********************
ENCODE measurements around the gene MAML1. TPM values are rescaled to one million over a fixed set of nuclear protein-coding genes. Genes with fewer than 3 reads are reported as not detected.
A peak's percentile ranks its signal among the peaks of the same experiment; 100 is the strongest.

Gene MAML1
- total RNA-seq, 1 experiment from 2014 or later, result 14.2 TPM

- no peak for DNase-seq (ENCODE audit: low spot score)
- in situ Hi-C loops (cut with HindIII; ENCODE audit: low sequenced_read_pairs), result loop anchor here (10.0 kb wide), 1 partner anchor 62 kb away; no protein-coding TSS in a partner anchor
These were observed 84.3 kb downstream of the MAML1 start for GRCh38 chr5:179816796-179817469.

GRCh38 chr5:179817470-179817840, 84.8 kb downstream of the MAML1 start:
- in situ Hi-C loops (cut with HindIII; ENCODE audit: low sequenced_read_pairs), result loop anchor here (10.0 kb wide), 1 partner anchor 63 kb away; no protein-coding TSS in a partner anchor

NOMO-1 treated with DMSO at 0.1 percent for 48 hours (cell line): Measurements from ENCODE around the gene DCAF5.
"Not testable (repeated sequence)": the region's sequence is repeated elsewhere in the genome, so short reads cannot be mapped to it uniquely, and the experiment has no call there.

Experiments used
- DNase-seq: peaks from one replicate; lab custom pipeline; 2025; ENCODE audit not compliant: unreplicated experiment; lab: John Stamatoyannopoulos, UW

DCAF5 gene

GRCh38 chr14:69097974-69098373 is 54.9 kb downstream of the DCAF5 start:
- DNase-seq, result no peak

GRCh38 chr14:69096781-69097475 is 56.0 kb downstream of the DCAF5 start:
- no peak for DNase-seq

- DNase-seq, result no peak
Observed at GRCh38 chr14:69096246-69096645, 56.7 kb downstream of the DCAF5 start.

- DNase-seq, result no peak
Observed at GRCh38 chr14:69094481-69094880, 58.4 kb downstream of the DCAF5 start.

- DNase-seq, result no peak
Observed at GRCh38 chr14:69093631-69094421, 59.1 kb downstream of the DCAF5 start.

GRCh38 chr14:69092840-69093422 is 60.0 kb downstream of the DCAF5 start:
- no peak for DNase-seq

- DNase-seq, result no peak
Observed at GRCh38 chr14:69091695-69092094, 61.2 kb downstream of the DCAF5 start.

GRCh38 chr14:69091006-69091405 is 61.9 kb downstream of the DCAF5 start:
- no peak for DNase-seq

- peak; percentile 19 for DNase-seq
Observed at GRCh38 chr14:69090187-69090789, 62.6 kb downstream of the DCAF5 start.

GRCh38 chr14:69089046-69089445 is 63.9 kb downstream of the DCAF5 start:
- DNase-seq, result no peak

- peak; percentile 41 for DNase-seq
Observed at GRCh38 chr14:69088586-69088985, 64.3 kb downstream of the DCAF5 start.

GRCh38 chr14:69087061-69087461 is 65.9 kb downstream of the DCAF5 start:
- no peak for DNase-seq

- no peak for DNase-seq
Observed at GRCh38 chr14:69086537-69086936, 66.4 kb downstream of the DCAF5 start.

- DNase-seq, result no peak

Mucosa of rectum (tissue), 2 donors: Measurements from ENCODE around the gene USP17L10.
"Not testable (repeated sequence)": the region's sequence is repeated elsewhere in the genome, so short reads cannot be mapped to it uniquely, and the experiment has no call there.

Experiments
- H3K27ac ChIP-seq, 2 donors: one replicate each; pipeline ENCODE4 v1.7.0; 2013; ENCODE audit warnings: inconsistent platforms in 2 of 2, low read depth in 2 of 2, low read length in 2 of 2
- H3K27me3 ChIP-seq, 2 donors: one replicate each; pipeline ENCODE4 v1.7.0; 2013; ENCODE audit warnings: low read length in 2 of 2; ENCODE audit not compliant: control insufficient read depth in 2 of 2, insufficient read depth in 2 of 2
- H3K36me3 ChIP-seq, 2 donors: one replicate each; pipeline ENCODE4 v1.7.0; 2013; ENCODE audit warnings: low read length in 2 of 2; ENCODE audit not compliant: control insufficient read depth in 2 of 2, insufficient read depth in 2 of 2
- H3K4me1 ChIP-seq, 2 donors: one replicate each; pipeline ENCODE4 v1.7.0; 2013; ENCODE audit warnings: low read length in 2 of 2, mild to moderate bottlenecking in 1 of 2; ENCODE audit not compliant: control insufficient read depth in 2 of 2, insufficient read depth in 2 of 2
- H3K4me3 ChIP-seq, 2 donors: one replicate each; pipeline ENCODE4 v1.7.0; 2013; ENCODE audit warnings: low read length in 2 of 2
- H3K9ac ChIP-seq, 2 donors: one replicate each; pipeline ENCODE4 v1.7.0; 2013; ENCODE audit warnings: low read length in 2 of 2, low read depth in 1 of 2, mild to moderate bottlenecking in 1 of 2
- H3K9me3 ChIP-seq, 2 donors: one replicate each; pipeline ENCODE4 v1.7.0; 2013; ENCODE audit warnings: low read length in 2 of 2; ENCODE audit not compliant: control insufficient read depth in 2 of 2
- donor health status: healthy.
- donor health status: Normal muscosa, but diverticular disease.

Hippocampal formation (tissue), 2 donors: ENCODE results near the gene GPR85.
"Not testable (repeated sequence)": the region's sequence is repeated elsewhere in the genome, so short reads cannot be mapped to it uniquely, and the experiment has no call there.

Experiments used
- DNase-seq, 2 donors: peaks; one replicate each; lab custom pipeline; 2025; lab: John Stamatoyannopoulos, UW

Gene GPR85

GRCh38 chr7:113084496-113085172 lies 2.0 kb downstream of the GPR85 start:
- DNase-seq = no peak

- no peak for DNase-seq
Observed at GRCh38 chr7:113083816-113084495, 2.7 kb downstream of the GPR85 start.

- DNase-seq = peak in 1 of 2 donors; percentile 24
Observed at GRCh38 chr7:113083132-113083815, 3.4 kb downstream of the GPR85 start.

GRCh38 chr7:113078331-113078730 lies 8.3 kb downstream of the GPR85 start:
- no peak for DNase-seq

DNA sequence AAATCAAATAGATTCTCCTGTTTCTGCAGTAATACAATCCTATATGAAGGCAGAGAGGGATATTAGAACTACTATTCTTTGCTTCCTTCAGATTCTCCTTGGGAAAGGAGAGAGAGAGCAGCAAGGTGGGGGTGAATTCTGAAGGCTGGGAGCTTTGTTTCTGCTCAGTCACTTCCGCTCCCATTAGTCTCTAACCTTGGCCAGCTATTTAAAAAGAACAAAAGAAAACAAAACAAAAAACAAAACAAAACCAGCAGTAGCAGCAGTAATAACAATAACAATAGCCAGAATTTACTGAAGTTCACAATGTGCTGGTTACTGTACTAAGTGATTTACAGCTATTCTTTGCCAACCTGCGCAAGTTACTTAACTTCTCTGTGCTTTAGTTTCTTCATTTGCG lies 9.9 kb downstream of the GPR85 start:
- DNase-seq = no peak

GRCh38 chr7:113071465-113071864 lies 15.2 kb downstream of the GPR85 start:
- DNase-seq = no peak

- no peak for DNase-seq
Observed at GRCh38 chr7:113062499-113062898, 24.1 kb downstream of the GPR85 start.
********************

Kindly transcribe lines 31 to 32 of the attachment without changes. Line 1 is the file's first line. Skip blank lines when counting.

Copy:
- peak; percentile 19 for DNase-seq
Observed at GRCh38 chr14:69090187-69090789, 62.6 kb downstream of the DCAF5 start.